What is it?
Magnetic resonance imaging (MRI) is an imaging technique used to produce high quality images of the inside of the human body. A scanner emits a strong magnetic field inside the brain (or elsewhere in the body) and produce signals that are analyzed by a computer to produce detailed images.
Why do it?
MRI is not a test for peripheral neuropathy, but is performed to exclude other disorders that produce similar symptoms.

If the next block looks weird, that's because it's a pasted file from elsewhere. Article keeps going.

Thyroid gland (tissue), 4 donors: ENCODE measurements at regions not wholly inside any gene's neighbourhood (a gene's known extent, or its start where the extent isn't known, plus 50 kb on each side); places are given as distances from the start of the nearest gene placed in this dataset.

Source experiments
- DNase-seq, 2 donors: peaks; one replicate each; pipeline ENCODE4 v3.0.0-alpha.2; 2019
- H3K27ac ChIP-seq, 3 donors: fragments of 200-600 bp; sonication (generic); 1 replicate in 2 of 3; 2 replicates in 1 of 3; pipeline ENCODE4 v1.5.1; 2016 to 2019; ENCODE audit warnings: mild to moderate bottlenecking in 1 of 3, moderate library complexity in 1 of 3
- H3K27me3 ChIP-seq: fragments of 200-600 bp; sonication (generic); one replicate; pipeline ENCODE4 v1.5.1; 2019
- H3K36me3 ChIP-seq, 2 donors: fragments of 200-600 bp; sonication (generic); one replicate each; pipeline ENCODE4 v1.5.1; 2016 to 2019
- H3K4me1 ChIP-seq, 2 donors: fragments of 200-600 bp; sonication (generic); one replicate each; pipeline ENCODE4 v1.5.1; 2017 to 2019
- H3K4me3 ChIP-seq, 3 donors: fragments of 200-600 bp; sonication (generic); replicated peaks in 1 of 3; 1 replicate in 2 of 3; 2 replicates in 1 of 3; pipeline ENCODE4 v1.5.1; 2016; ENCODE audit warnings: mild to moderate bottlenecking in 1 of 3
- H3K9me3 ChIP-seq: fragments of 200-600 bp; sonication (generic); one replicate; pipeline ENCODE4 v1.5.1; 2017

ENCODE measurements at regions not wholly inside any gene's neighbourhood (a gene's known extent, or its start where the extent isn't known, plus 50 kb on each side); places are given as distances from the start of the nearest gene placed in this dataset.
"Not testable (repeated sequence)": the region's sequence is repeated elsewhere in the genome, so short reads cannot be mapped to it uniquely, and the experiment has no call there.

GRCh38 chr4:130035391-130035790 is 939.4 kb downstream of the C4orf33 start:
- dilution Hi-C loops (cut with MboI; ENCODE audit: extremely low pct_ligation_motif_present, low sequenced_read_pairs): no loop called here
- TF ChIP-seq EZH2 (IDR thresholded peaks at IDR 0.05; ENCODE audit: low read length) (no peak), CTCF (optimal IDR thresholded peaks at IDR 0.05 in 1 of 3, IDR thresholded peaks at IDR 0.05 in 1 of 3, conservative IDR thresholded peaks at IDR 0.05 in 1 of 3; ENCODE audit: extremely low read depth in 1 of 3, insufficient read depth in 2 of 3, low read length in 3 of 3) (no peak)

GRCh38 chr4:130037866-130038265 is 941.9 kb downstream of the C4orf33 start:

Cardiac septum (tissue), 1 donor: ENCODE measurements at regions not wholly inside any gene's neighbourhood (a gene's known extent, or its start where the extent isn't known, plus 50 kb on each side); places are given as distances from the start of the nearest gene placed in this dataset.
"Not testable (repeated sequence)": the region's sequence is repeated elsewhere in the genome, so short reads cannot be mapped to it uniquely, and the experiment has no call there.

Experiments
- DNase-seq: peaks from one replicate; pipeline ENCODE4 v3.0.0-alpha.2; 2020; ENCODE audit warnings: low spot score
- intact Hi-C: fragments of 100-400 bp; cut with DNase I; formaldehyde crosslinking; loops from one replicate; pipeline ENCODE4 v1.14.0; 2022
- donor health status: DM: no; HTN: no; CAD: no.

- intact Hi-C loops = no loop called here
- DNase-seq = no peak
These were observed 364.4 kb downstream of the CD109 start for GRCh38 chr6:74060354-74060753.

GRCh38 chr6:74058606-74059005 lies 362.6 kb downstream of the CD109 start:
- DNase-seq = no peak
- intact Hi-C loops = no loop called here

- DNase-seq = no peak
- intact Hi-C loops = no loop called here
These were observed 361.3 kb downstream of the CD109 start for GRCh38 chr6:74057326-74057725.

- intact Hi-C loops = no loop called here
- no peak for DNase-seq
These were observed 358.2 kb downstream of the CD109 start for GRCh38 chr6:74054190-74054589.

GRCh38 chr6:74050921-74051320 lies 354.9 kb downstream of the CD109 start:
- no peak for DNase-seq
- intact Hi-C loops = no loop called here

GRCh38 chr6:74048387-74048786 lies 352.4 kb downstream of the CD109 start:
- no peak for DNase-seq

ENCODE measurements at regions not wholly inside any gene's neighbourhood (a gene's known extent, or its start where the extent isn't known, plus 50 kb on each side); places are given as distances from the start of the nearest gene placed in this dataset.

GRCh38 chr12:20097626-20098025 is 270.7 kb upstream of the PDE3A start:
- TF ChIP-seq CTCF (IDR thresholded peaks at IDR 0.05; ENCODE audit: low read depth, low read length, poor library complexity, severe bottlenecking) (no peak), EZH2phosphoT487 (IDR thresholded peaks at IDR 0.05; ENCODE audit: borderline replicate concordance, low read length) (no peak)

How is it performed?
Typically, the patient is placed into a tube-like cylinder (scanner) while lying on a mobile table. The patient is asked to lie very still. Usually, the fit is quite tight and sometimes claustrophobia (fear of enclosed/small places) can be a problem.
Due to the use of a magnetic field, there are patients that cannot undergo MRI. Patients with a pacemaker (or any metal implant) are not able to undergo an MRI. Some modern orthopedic implants are inert and do not react with the magnetic field of the MRI.
How will it feel?
For most people, the procedure is painless. However, sometimes claustrophobia can be a problem, and the patient is given a medication for relaxation.